Friday, May 17, 2013

Breathing auto emissions turns HDL cholesterol from 'good' to 'bad'

Academic researchers have found that breathing motor vehicle emissions triggers a change in high-density lipoprotein HDL) cholesterol, altering its cardiovascular protective qualities so that it actually contributes to clogged arteries.

In addition to changing HDL from "good" to "bad," the inhalation of emissions activates other components of oxidation, the early cell and tissue damage that causes inflammation, leading to hardening of the arteries, according to the research team, which included scientists from UCLA and other institutions.

The findings of this early study, done in mice, are available in the online edition of the journal Arteriosclerosis, Thrombosis and Vascular Biology, a publication of the American Heart Association, and will appear in the journal's June print edition.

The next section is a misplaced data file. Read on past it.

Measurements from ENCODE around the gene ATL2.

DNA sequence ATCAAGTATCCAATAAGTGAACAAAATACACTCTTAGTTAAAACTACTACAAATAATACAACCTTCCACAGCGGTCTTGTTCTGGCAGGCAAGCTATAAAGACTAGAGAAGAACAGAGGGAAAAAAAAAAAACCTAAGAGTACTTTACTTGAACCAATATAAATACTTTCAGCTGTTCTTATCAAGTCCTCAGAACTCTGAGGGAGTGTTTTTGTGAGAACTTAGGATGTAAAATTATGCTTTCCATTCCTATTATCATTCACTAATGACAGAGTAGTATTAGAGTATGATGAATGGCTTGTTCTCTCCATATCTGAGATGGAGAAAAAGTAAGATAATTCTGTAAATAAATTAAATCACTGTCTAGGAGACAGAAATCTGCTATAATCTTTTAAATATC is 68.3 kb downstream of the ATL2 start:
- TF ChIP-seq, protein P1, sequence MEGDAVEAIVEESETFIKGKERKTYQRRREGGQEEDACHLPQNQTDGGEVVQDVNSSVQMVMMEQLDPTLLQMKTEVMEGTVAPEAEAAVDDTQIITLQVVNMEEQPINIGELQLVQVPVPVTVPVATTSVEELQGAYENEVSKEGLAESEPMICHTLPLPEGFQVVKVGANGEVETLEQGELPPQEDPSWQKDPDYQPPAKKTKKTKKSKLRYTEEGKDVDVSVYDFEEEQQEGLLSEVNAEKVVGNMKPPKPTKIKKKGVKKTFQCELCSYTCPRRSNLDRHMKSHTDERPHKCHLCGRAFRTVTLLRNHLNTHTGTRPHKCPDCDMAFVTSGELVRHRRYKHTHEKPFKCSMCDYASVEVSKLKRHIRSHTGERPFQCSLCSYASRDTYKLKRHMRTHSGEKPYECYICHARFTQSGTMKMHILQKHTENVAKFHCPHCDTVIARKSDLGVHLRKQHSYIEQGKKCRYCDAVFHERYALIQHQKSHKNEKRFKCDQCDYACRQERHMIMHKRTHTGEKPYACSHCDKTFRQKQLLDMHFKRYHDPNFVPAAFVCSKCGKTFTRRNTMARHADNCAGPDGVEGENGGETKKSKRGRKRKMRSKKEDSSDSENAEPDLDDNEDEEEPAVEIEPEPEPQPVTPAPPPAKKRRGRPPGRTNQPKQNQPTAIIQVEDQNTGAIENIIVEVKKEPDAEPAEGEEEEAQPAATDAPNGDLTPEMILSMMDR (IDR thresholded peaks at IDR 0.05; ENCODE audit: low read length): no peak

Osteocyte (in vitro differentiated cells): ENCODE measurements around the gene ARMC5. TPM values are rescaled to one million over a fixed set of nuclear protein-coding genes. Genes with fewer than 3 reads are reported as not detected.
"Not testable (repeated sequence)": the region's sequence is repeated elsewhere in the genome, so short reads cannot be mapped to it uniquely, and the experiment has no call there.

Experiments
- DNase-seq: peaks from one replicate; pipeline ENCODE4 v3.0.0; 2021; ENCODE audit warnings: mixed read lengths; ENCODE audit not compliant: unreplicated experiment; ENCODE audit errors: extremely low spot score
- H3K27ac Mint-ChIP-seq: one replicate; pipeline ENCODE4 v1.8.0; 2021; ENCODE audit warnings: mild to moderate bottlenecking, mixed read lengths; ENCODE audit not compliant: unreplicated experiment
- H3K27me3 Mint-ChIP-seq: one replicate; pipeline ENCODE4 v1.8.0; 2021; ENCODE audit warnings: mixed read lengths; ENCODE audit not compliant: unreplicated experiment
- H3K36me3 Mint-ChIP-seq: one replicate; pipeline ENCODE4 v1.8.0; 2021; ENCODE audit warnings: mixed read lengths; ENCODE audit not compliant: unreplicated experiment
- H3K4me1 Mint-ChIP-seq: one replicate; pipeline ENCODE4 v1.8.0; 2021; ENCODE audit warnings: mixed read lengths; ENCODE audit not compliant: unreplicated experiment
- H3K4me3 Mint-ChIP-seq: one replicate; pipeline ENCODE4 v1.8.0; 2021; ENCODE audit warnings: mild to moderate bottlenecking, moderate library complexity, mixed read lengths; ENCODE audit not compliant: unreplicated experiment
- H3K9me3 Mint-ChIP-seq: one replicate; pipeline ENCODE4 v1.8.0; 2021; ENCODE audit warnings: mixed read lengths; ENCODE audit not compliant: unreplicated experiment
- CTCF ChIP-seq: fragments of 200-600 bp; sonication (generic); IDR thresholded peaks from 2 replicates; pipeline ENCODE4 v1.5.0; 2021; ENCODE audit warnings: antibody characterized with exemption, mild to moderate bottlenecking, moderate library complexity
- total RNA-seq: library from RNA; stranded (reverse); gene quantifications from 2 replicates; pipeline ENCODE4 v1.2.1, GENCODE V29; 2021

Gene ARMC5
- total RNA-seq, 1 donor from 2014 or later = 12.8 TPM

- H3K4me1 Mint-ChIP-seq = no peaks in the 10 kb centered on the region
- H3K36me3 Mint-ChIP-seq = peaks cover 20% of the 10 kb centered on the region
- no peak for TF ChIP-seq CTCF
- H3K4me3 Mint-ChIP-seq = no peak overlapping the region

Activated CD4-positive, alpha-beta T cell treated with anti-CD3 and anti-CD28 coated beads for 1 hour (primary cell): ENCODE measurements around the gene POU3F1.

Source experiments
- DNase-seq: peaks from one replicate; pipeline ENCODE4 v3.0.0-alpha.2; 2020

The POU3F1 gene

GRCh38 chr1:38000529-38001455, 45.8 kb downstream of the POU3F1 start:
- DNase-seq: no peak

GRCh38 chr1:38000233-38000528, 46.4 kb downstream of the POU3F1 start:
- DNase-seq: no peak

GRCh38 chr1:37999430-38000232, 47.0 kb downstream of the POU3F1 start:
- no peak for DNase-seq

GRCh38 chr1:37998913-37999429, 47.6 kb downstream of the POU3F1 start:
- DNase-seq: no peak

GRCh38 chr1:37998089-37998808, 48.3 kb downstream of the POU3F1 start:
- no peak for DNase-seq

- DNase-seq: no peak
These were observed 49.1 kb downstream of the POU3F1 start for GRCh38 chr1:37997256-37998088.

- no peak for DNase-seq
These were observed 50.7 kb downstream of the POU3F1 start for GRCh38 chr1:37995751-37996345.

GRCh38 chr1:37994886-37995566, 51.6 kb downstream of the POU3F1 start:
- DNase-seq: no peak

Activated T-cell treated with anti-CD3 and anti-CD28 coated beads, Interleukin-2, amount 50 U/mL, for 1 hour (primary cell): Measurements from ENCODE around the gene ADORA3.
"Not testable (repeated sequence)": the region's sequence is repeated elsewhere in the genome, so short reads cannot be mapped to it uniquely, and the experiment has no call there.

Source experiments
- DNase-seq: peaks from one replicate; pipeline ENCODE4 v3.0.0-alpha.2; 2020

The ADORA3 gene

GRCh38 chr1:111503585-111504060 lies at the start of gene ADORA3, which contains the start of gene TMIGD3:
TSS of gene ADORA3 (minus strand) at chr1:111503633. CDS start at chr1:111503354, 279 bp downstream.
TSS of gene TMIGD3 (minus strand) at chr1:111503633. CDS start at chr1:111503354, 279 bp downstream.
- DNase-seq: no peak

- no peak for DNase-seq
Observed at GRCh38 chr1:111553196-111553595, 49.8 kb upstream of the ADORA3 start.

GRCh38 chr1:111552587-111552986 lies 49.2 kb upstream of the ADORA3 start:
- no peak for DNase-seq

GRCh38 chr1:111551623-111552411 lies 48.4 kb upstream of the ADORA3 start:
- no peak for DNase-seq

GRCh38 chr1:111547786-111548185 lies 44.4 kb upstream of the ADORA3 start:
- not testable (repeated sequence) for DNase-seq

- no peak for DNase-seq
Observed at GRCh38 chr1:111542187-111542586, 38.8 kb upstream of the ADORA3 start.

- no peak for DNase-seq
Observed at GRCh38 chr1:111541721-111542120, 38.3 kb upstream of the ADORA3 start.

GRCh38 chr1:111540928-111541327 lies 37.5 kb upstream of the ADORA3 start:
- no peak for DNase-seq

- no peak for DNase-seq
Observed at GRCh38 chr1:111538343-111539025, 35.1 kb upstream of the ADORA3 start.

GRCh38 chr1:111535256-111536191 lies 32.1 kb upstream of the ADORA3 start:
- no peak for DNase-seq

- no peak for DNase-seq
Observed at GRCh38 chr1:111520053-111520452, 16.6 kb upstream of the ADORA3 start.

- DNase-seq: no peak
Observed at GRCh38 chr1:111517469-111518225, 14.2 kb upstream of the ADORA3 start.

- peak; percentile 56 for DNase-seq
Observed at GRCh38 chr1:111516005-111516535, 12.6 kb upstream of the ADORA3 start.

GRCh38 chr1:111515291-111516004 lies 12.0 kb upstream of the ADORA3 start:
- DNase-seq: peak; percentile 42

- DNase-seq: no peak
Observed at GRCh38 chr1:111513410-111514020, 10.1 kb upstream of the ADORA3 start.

Emission particles such as those from vehicles are major pollutants in urban settings. These particles are coated in chemicals that are sensitive to free radicals, which have been known to cause oxidation. The mechanism behind how this leads to atherosclerosis, however, has not been well understood.

In the study, the researchers found that after two weeks of exposure to vehicle emissions, mice showed....

Read complete UCLA article
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